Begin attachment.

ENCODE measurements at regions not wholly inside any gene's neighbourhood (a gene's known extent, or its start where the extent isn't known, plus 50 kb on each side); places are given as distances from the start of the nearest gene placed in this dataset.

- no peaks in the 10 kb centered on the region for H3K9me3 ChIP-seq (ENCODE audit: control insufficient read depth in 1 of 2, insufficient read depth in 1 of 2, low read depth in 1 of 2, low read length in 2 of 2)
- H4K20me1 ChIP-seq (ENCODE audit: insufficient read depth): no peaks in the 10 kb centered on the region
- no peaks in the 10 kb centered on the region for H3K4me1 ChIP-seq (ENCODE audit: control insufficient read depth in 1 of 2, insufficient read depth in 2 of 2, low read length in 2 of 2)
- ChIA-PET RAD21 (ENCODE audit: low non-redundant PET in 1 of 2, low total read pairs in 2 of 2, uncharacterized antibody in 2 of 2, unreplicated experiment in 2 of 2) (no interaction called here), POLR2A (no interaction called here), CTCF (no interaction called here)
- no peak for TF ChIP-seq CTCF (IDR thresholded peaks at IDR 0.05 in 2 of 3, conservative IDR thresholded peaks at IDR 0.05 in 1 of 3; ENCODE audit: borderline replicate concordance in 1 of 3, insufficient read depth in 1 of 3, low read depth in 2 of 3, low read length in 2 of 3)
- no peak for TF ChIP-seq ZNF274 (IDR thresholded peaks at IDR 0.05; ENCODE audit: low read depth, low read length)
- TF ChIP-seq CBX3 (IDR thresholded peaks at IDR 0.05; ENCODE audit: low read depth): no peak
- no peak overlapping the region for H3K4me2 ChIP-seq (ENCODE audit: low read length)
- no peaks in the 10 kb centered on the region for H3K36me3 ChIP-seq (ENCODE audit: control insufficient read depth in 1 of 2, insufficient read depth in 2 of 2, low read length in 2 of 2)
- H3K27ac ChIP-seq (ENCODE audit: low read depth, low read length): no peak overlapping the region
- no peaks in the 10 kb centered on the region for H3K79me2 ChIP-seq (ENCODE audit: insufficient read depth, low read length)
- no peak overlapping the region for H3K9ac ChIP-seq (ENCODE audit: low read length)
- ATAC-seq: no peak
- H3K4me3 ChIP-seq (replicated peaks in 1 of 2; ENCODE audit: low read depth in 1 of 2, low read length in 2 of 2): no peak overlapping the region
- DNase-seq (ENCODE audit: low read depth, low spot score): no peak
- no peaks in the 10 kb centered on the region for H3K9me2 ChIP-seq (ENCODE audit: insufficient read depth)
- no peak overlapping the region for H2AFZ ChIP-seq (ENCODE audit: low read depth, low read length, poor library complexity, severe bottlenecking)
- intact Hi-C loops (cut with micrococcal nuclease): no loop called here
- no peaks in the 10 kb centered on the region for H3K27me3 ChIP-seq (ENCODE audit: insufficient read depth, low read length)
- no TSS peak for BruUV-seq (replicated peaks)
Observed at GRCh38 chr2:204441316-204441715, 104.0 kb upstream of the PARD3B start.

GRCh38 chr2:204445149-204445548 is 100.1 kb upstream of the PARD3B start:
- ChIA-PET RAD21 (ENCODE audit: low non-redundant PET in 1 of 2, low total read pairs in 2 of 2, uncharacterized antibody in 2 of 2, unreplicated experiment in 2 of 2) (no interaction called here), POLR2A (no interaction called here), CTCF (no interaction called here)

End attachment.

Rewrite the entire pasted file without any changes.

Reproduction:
ENCODE measurements at regions not wholly inside any gene's neighbourhood (a gene's known extent, or its start where the extent isn't known, plus 50 kb on each side); places are given as distances from the start of the nearest gene placed in this dataset.

- no peaks in the 10 kb centered on the region for H3K9me3 ChIP-seq (ENCODE audit: control insufficient read depth in 1 of 2, insufficient read depth in 1 of 2, low read depth in 1 of 2, low read length in 2 of 2)
- H4K20me1 ChIP-seq (ENCODE audit: insufficient read depth): no peaks in the 10 kb centered on the region
- no peaks in the 10 kb centered on the region for H3K4me1 ChIP-seq (ENCODE audit: control insufficient read depth in 1 of 2, insufficient read depth in 2 of 2, low read length in 2 of 2)
- ChIA-PET RAD21 (ENCODE audit: low non-redundant PET in 1 of 2, low total read pairs in 2 of 2, uncharacterized antibody in 2 of 2, unreplicated experiment in 2 of 2) (no interaction called here), POLR2A (no interaction called here), CTCF (no interaction called here)
- no peak for TF ChIP-seq CTCF (IDR thresholded peaks at IDR 0.05 in 2 of 3, conservative IDR thresholded peaks at IDR 0.05 in 1 of 3; ENCODE audit: borderline replicate concordance in 1 of 3, insufficient read depth in 1 of 3, low read depth in 2 of 3, low read length in 2 of 3)
- no peak for TF ChIP-seq ZNF274 (IDR thresholded peaks at IDR 0.05; ENCODE audit: low read depth, low read length)
- TF ChIP-seq CBX3 (IDR thresholded peaks at IDR 0.05; ENCODE audit: low read depth): no peak
- no peak overlapping the region for H3K4me2 ChIP-seq (ENCODE audit: low read length)
- no peaks in the 10 kb centered on the region for H3K36me3 ChIP-seq (ENCODE audit: control insufficient read depth in 1 of 2, insufficient read depth in 2 of 2, low read length in 2 of 2)
- H3K27ac ChIP-seq (ENCODE audit: low read depth, low read length): no peak overlapping the region
- no peaks in the 10 kb centered on the region for H3K79me2 ChIP-seq (ENCODE audit: insufficient read depth, low read length)
- no peak overlapping the region for H3K9ac ChIP-seq (ENCODE audit: low read length)
- ATAC-seq: no peak
- H3K4me3 ChIP-seq (replicated peaks in 1 of 2; ENCODE audit: low read depth in 1 of 2, low read length in 2 of 2): no peak overlapping the region
- DNase-seq (ENCODE audit: low read depth, low spot score): no peak
- no peaks in the 10 kb centered on the region for H3K9me2 ChIP-seq (ENCODE audit: insufficient read depth)
- no peak overlapping the region for H2AFZ ChIP-seq (ENCODE audit: low read depth, low read length, poor library complexity, severe bottlenecking)
- intact Hi-C loops (cut with micrococcal nuclease): no loop called here
- no peaks in the 10 kb centered on the region for H3K27me3 ChIP-seq (ENCODE audit: insufficient read depth, low read length)
- no TSS peak for BruUV-seq (replicated peaks)
Observed at GRCh38 chr2:204441316-204441715, 104.0 kb upstream of the PARD3B start.

GRCh38 chr2:204445149-204445548 is 100.1 kb upstream of the PARD3B start:
- ChIA-PET RAD21 (ENCODE audit: low non-redundant PET in 1 of 2, low total read pairs in 2 of 2, uncharacterized antibody in 2 of 2, unreplicated experiment in 2 of 2) (no interaction called here), POLR2A (no interaction called here), CTCF (no interaction called here)